RPGs are notorious for their ability to take over people's lives. Final Fantasy XII has gone one step further than that - the game's director, Yasumi Matsuno, left Square Enix last year, either due to health issues or having been asked to resign, depending on who you talk to about it. Either way, it's hard not to see Final Fantasy XII as the game capable of breaking its creators, and Square Enix's patience - and after playing it, you'll see why. It's a game with a soul - by which we mean (less wankily) almost everything about it is rendered with artistry and utter class. Or, even less wankily, it looks bloody gorgeous, is an enormous achievement and plays unlike any other Final Fantasy RPG ever made. Well, ever released in the UK...
It's got a surprising amount in common with the massively multi-player online RPG and UK-release absentee Final Fantasy XI, offering the kind of real-time-ish combat you'd find in a PC MMO like World Of Warcraft. We'll come back to it later, but it may well be a bone of contention for those long-serving FF addicts who are used to random battles and the line-dancing rhythm of turn-based fights. And, on top of that, there may be another off-putting aspect for those who want their FF games to be the same as the last one, but with new characters: the story. The lengthy opening cut-scene is typically beautiful and luxurious, but just as bleak. Lots of people die and the story quickly becomes muddier than a Welsh caravan. Depressing? Not at all. If anything, it's a refreshing change from the GCSE melodrama that most RPGs are happy to pass off as a plot. Messy? Hell, yes. The bad guys aren't pure evil and the good guys aren't saints; hardly anyone in FFXII has a clean CV as far as karma goes. We would elaborate on the finer details, but there's just no room suffice to say that its dark and complex plot is told stylishly via the in-game cut-scenes. Rendered with enormous attention to detail, when characters speak their faces and bodies say just as much as their gobs, to stunning effect. Some of the westernised voice acting may feel a bit weird to begin with, as it draws on so many accents to provide dialogue for its mix of races, from Icelandic to cockney English. It starts out feeling like a culture clash, but it'll soon grow on you. And it helps that the script is well written - totally grown-up and unafraid to use big words if they apply.
Visually, it's just as excellent, as rich with detail as you'd expect from a top-flight Squeenix RPG, but a far cry from the cartoony, cake-and-jelly looks of the publisher's last two great adventures, Kingdom Hearts 2 and Dragon Quest VIII. It's rugged as hell, but still bright and beautiful - Moogles and Chocobos have never looked so vivid, while other races, such as the bunny-eared Viera and the troll-like Seeq, are stunners. Towns are full of people and the environments are huge, which is no small feat since they're actually there to be explored, and not restricted to some invisible, pre-rendered corridors for you jog through. They're packed with secrets and hidden creatures, and virtually all areas are designed to be revisited, featuring daunting enemies or caves you'll have no choice but to run from first time around.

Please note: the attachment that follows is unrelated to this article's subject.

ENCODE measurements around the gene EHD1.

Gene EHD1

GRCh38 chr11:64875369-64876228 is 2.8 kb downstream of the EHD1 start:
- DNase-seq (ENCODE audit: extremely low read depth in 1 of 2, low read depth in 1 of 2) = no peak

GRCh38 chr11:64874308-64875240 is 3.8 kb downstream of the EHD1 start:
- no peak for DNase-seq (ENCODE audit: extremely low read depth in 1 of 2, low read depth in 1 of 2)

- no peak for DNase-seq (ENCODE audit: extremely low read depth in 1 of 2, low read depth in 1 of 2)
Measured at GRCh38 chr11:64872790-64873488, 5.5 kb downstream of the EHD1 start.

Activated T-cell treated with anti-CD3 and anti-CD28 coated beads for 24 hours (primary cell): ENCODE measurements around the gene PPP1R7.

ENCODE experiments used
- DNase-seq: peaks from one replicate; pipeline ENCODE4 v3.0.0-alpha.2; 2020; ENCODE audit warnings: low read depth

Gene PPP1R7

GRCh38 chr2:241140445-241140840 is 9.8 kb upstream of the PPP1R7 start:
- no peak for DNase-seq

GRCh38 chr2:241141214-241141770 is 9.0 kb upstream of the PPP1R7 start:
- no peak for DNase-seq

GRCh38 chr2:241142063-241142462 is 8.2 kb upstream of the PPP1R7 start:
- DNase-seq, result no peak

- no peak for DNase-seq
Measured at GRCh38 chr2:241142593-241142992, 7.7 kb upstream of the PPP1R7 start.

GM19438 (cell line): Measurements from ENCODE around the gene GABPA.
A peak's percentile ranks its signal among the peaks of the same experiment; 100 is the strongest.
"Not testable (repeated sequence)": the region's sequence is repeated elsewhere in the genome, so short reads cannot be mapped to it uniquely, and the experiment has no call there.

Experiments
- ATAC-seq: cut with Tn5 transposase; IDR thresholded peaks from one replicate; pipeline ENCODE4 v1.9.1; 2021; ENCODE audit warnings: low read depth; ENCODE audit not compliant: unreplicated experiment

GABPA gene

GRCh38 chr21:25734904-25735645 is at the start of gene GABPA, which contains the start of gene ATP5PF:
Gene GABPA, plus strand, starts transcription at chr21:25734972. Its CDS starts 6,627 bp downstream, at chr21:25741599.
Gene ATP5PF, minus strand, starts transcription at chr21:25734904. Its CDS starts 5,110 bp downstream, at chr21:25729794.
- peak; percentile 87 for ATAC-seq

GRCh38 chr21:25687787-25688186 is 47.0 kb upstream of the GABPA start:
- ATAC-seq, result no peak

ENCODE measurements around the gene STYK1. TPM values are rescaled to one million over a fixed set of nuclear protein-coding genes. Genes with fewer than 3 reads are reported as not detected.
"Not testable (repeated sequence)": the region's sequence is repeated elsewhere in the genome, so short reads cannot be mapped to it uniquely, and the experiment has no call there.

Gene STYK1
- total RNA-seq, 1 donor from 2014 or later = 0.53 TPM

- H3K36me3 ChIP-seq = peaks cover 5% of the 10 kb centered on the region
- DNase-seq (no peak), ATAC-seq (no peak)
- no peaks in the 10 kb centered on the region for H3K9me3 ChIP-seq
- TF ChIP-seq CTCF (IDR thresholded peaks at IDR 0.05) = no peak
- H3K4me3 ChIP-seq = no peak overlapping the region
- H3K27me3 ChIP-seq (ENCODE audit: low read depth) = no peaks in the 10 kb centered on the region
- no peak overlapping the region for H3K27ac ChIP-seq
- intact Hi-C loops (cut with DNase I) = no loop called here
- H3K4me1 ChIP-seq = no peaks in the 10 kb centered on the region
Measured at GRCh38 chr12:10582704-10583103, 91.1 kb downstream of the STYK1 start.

As far as combat goes, you can play FFXII as a purely menu-driven experience, if you like, pausing the action and directing every single move of your three-strong team. Scraps are seamless - you can see all the enemies around you, and choose to avoid them - and use time-dependent action meters along with blue/red trails that spit between you and your enemies to show who's attacking who. It takes hardly any time to adjust to, and makes for the feeling of exploring a detailed, believable world instead of simply a sequence towns and dungeons. And then there are the Gambits (see Final FAQtasy), a bravely complex idea for such a mainstream RPG, that allow you to program your team to look after themselves - you're always in control, but never have to babysit. It's brilliant and means that fights can zing along at an exciting and unruly-looking pace, always giving you the option of total control.